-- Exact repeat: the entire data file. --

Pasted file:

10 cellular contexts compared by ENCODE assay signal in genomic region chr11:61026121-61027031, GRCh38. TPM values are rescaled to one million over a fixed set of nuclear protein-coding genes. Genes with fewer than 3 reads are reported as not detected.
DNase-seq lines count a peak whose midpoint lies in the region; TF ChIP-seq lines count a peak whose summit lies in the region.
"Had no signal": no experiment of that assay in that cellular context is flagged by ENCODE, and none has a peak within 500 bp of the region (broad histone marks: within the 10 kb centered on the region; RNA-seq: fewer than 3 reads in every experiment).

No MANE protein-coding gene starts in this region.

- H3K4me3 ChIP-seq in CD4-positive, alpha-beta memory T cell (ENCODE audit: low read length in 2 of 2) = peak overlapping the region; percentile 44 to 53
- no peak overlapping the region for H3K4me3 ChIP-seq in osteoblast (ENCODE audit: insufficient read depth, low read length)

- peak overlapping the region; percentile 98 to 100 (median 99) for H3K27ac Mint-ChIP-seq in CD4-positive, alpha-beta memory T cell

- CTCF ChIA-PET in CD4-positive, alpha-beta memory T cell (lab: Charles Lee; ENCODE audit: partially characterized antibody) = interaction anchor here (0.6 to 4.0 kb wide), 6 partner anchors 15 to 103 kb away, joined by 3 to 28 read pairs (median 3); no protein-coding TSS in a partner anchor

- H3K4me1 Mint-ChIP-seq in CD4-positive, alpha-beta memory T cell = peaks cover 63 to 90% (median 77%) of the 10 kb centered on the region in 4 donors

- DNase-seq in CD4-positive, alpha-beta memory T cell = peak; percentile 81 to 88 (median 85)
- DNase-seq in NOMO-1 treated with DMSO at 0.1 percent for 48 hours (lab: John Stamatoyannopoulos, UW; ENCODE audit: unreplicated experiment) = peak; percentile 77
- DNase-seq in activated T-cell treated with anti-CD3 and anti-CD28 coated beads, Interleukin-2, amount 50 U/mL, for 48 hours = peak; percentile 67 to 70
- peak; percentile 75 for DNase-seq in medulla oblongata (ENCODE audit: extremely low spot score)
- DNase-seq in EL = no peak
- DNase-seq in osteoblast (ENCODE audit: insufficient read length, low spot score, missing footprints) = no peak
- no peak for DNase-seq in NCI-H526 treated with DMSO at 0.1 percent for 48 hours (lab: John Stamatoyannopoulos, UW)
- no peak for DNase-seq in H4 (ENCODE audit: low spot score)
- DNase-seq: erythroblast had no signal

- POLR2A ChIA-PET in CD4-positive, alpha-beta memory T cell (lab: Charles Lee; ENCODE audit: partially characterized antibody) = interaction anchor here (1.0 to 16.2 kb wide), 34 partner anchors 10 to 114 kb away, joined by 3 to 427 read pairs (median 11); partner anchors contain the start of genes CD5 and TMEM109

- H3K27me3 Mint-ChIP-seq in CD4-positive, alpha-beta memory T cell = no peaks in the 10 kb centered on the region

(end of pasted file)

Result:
10 cellular contexts compared by ENCODE assay signal in genomic region chr11:61026121-61027031, GRCh38. TPM values are rescaled to one million over a fixed set of nuclear protein-coding genes. Genes with fewer than 3 reads are reported as not detected.
DNase-seq lines count a peak whose midpoint lies in the region; TF ChIP-seq lines count a peak whose summit lies in the region.
"Had no signal": no experiment of that assay in that cellular context is flagged by ENCODE, and none has a peak within 500 bp of the region (broad histone marks: within the 10 kb centered on the region; RNA-seq: fewer than 3 reads in every experiment).

No MANE protein-coding gene starts in this region.

- H3K4me3 ChIP-seq in CD4-positive, alpha-beta memory T cell (ENCODE audit: low read length in 2 of 2) = peak overlapping the region; percentile 44 to 53
- no peak overlapping the region for H3K4me3 ChIP-seq in osteoblast (ENCODE audit: insufficient read depth, low read length)

- peak overlapping the region; percentile 98 to 100 (median 99) for H3K27ac Mint-ChIP-seq in CD4-positive, alpha-beta memory T cell

- CTCF ChIA-PET in CD4-positive, alpha-beta memory T cell (lab: Charles Lee; ENCODE audit: partially characterized antibody) = interaction anchor here (0.6 to 4.0 kb wide), 6 partner anchors 15 to 103 kb away, joined by 3 to 28 read pairs (median 3); no protein-coding TSS in a partner anchor

- H3K4me1 Mint-ChIP-seq in CD4-positive, alpha-beta memory T cell = peaks cover 63 to 90% (median 77%) of the 10 kb centered on the region in 4 donors

- DNase-seq in CD4-positive, alpha-beta memory T cell = peak; percentile 81 to 88 (median 85)
- DNase-seq in NOMO-1 treated with DMSO at 0.1 percent for 48 hours (lab: John Stamatoyannopoulos, UW; ENCODE audit: unreplicated experiment) = peak; percentile 77
- DNase-seq in activated T-cell treated with anti-CD3 and anti-CD28 coated beads, Interleukin-2, amount 50 U/mL, for 48 hours = peak; percentile 67 to 70
- peak; percentile 75 for DNase-seq in medulla oblongata (ENCODE audit: extremely low spot score)
- DNase-seq in EL = no peak
- DNase-seq in osteoblast (ENCODE audit: insufficient read length, low spot score, missing footprints) = no peak
- no peak for DNase-seq in NCI-H526 treated with DMSO at 0.1 percent for 48 hours (lab: John Stamatoyannopoulos, UW)
- no peak for DNase-seq in H4 (ENCODE audit: low spot score)
- DNase-seq: erythroblast had no signal

- POLR2A ChIA-PET in CD4-positive, alpha-beta memory T cell (lab: Charles Lee; ENCODE audit: partially characterized antibody) = interaction anchor here (1.0 to 16.2 kb wide), 34 partner anchors 10 to 114 kb away, joined by 3 to 427 read pairs (median 11); partner anchors contain the start of genes CD5 and TMEM109

- H3K27me3 Mint-ChIP-seq in CD4-positive, alpha-beta memory T cell = no peaks in the 10 kb centered on the region